Inspired by the insights of ecologist like CS Holling....

Inspired by the insights of ecologists like C.S. Holling, a new professional society has emerged during the last 15 years called the Resilience Alliance. Following Holling's description of natural systems and how they function, [1] the Resilience Alliance has concluded that this quantitative approach to sustainability is "based on false assumptions. In a world characterized by dynamic change in ecological and social systems, it is at least as important to manage systems to enhance their resilience as it is to manage the supply of specific products." Using the quantitative approach, the Alliance claims, "We have assumed that we could manage individual components of an ecological system independently, find an optimal balance between supply and demand for each component, and that other attributes of the system would stay largely constant through time." [2] Given how both social and ecological systems function, that is a fundamentally flawed assumption. All social and biophysical systems are constantly changing. The basic message from the resilience thinkers is that doing more of the same -- new technologies, greater efficiency, more control and command, more intensification, more single tactic strategies -- without addressing the resilience of systems will not lead to sustainability. A central problem is that the kind of efficiency that leads to optimization tends to eliminate redundancies -- the key ingredient of resilience. Additionally, the achievement of such efficiencies tends to cause rebound effects. More fuel-efficient cars inevitably lead to more driving.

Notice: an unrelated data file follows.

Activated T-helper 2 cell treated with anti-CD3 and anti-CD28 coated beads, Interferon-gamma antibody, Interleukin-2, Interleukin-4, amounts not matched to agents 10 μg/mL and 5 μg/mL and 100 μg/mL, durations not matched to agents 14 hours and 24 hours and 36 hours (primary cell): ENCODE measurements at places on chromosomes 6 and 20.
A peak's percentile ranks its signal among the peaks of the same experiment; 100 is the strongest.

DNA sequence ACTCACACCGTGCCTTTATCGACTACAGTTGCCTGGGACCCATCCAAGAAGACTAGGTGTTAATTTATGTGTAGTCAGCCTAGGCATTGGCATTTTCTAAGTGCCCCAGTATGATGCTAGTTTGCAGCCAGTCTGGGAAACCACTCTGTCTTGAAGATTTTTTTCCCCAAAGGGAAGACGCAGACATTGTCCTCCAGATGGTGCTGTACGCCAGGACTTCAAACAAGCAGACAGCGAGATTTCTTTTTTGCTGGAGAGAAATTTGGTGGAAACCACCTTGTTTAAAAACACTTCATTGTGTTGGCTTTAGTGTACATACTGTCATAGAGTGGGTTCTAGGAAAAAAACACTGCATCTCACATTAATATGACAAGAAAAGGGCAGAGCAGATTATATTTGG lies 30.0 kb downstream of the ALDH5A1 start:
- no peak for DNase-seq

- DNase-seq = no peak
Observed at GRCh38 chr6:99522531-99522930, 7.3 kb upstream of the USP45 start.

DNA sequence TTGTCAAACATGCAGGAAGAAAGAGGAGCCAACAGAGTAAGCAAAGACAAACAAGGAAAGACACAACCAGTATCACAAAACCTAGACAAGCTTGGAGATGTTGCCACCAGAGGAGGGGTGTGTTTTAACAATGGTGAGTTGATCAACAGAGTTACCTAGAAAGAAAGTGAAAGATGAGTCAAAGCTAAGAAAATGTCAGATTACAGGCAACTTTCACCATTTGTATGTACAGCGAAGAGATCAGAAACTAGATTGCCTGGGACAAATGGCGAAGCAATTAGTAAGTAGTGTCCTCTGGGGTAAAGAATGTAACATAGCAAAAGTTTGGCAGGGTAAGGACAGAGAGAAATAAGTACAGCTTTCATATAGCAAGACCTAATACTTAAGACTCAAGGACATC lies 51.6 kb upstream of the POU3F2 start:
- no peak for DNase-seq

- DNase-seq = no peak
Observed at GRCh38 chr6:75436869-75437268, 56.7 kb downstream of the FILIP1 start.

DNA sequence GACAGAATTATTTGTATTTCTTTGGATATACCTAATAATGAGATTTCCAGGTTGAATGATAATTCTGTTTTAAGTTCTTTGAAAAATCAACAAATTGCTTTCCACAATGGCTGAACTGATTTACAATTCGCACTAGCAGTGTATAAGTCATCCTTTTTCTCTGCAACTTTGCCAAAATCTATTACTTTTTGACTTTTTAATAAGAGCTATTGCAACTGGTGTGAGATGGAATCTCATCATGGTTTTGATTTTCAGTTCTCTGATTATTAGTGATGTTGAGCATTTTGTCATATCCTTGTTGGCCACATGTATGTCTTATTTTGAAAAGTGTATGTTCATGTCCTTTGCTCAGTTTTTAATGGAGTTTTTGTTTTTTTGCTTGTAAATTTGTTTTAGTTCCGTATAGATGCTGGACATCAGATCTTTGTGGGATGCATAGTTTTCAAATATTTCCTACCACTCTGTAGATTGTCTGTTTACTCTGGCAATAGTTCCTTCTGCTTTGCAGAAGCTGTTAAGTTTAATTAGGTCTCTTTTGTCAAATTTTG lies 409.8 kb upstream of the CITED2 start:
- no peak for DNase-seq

Source: "Redefining Sustainability: From "Greening' to Enhancing Capacity for Self-Renewal" August 2008 Author(s): Fred Kirschenmann {This piece first appeared in the July/August 2008 issue of "The Networker," the electronic newsletter of the Science and Environmental Health Network.

#farming #agriculture #environment #sustainability